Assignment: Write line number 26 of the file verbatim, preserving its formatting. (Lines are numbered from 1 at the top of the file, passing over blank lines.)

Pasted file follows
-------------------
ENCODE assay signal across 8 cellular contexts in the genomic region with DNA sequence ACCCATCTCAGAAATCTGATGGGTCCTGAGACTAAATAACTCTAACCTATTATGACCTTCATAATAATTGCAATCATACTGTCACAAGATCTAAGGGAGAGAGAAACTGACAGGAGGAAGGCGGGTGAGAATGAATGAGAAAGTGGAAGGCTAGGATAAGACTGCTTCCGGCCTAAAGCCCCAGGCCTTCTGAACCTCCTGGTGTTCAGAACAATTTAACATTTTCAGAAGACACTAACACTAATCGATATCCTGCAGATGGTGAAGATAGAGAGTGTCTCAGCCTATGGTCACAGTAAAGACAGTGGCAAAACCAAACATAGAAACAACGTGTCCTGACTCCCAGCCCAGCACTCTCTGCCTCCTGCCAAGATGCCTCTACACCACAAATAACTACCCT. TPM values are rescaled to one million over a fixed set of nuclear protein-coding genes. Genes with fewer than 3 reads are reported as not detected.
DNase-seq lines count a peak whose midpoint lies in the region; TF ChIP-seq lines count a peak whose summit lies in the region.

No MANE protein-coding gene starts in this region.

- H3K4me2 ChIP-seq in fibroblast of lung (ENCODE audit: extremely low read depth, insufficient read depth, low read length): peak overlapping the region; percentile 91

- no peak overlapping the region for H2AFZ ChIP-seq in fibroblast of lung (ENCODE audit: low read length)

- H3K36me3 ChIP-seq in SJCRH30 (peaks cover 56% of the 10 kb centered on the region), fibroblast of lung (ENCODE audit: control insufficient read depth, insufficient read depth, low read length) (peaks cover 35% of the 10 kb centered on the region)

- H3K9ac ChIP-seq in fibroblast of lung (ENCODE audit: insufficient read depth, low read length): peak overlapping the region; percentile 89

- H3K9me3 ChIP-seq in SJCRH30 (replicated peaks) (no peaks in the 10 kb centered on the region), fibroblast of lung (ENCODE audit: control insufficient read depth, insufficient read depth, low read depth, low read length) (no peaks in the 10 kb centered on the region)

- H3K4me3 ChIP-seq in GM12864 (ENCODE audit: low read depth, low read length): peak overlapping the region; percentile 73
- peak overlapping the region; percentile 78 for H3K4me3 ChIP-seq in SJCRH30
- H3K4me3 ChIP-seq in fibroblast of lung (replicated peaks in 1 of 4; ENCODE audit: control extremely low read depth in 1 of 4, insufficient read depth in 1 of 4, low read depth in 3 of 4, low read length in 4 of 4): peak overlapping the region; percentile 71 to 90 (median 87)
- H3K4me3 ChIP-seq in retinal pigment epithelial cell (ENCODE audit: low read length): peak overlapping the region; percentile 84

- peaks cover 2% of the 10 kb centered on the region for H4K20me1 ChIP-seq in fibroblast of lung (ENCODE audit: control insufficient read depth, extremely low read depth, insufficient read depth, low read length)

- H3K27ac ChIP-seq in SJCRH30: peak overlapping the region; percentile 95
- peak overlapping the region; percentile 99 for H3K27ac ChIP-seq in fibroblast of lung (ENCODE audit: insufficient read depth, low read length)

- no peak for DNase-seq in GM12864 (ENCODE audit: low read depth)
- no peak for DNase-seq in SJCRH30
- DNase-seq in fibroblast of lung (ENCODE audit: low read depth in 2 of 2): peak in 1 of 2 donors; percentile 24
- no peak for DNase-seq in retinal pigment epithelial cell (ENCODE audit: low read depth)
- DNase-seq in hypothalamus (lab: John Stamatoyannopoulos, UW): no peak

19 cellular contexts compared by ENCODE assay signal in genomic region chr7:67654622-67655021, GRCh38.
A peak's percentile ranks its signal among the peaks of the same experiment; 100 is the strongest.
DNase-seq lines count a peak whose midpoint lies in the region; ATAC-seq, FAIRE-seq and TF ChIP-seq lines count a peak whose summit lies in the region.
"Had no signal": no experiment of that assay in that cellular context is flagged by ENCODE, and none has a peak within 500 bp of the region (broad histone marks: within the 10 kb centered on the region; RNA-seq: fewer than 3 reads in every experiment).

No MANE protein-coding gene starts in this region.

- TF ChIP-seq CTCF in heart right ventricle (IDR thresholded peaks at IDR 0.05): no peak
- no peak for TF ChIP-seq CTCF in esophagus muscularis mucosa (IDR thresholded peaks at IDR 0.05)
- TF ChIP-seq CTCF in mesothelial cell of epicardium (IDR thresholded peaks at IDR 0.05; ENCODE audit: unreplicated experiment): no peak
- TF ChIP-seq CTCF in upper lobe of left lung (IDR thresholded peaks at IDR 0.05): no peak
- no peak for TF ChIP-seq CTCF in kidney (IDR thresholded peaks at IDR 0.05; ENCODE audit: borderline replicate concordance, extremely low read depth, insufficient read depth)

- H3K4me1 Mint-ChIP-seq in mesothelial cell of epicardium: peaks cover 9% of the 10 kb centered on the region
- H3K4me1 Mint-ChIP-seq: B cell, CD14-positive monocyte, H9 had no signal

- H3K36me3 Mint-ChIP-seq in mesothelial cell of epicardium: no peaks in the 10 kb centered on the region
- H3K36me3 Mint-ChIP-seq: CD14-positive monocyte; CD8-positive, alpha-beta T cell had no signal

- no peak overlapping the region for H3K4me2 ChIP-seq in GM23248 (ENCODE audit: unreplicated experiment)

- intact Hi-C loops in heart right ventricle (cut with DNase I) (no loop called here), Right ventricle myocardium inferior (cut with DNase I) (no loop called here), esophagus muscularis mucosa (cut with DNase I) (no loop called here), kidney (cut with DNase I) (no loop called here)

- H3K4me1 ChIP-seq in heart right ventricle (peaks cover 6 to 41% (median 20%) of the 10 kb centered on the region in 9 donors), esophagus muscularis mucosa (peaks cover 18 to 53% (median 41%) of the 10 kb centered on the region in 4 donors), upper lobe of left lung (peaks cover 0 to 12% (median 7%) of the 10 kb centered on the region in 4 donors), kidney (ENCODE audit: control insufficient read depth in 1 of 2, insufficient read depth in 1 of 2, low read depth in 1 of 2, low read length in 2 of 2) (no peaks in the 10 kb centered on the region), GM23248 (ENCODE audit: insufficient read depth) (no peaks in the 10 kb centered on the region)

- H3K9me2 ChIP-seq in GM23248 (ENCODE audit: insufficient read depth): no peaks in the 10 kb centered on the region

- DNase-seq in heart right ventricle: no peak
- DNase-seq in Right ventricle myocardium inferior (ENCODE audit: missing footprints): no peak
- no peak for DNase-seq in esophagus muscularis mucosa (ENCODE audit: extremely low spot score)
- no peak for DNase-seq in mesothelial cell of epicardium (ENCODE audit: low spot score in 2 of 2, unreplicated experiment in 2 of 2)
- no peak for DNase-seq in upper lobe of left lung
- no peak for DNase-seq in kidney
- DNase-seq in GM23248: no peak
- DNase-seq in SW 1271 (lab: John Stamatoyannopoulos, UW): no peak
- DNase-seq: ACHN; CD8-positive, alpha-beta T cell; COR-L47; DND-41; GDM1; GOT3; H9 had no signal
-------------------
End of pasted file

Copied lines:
- TF ChIP-seq CTCF in heart right ventricle (IDR thresholded peaks at IDR 0.05): no peak